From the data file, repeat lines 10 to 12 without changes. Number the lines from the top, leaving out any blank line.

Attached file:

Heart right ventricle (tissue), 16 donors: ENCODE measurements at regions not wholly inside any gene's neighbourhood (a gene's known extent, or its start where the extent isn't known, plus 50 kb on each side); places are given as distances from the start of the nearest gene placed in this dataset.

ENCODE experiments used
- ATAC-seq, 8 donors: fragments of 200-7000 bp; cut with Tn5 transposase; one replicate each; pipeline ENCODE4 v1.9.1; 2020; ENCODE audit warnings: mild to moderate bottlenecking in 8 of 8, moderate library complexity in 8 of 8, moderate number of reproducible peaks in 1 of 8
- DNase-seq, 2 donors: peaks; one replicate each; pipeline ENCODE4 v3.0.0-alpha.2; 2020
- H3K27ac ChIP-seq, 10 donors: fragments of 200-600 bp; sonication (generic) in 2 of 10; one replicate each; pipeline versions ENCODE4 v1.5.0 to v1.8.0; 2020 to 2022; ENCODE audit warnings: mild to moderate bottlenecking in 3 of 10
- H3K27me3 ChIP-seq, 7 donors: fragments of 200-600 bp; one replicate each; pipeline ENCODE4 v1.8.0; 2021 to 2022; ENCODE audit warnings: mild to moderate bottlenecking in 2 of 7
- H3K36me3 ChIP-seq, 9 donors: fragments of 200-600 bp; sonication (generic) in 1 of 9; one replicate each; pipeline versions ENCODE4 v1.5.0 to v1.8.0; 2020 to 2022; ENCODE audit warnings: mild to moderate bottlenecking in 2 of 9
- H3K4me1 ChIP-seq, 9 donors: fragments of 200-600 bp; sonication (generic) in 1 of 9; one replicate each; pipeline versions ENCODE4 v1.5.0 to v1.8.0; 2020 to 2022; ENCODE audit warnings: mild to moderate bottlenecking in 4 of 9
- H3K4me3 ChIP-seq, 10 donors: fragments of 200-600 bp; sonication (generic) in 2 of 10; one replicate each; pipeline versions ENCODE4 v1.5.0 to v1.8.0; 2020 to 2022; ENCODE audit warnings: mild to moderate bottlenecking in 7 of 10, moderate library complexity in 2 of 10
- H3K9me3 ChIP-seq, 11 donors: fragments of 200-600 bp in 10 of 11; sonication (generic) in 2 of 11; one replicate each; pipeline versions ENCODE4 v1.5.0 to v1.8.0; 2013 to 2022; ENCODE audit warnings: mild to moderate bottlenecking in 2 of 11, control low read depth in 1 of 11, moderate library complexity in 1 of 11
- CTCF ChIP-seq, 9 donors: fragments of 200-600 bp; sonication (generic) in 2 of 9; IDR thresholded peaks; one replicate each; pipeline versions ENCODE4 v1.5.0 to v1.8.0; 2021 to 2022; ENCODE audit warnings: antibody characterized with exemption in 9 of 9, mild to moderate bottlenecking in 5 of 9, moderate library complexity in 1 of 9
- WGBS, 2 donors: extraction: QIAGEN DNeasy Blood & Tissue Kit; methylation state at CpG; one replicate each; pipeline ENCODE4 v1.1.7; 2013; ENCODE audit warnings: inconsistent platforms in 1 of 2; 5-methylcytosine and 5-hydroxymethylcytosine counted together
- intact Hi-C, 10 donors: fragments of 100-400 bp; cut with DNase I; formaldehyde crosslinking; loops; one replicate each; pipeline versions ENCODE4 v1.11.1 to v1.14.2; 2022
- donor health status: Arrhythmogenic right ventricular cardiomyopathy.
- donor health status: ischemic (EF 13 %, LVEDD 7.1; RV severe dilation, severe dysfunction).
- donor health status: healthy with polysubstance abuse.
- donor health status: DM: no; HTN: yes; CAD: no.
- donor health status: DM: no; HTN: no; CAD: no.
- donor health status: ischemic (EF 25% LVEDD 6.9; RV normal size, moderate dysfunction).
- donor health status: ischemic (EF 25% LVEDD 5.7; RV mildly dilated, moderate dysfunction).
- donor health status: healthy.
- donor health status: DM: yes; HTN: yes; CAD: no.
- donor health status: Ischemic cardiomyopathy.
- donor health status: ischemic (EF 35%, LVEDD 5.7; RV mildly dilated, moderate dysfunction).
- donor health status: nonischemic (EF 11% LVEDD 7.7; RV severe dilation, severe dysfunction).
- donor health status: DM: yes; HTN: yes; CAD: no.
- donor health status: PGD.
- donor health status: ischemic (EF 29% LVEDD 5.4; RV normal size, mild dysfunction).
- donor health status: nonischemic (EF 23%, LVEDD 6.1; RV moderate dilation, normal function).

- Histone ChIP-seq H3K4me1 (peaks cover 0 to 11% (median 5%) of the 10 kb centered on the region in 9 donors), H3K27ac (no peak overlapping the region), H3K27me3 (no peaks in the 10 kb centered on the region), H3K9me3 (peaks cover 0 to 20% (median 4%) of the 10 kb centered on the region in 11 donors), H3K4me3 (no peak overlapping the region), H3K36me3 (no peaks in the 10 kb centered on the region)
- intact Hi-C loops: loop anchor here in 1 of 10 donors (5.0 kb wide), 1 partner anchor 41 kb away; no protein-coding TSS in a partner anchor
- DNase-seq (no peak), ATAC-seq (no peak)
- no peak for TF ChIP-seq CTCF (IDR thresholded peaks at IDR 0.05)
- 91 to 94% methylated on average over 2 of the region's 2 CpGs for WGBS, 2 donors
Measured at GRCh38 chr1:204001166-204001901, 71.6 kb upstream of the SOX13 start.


- H3K9me3 ChIP-seq, 11 donors: fragments of 200-600 bp in 10 of 11; sonication (generic) in 2 of 11; one replicate each; pipeline versions ENCODE4 v1.5.0 to v1.8.0; 2013 to 2022; ENCODE audit warnings: mild to moderate bottlenecking in 2 of 11, control low read depth in 1 of 11, moderate library complexity in 1 of 11
- CTCF ChIP-seq, 9 donors: fragments of 200-600 bp; sonication (generic) in 2 of 9; IDR thresholded peaks; one replicate each; pipeline versions ENCODE4 v1.5.0 to v1.8.0; 2021 to 2022; ENCODE audit warnings: antibody characterized with exemption in 9 of 9, mild to moderate bottlenecking in 5 of 9, moderate library complexity in 1 of 9
- WGBS, 2 donors: extraction: QIAGEN DNeasy Blood & Tissue Kit; methylation state at CpG; one replicate each; pipeline ENCODE4 v1.1.7; 2013; ENCODE audit warnings: inconsistent platforms in 1 of 2; 5-methylcytosine and 5-hydroxymethylcytosine counted together